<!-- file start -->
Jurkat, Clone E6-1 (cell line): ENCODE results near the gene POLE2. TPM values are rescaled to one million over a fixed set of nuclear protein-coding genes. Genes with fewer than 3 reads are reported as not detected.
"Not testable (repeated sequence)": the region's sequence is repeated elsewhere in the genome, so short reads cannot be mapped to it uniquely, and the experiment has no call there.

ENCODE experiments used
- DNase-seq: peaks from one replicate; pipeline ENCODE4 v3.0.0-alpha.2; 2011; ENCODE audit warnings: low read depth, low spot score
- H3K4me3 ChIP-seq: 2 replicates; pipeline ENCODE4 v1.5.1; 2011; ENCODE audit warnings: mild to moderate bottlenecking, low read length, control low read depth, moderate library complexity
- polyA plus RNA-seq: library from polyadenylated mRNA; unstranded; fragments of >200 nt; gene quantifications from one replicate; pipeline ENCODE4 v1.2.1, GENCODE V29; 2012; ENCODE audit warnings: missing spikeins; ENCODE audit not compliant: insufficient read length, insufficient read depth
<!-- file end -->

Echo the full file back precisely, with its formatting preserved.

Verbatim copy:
Jurkat, Clone E6-1 (cell line): ENCODE results near the gene POLE2. TPM values are rescaled to one million over a fixed set of nuclear protein-coding genes. Genes with fewer than 3 reads are reported as not detected.
"Not testable (repeated sequence)": the region's sequence is repeated elsewhere in the genome, so short reads cannot be mapped to it uniquely, and the experiment has no call there.

ENCODE experiments used
- DNase-seq: peaks from one replicate; pipeline ENCODE4 v3.0.0-alpha.2; 2011; ENCODE audit warnings: low read depth, low spot score
- H3K4me3 ChIP-seq: 2 replicates; pipeline ENCODE4 v1.5.1; 2011; ENCODE audit warnings: mild to moderate bottlenecking, low read length, control low read depth, moderate library complexity
- polyA plus RNA-seq: library from polyadenylated mRNA; unstranded; fragments of >200 nt; gene quantifications from one replicate; pipeline ENCODE4 v1.2.1, GENCODE V29; 2012; ENCODE audit warnings: missing spikeins; ENCODE audit not compliant: insufficient read length, insufficient read depth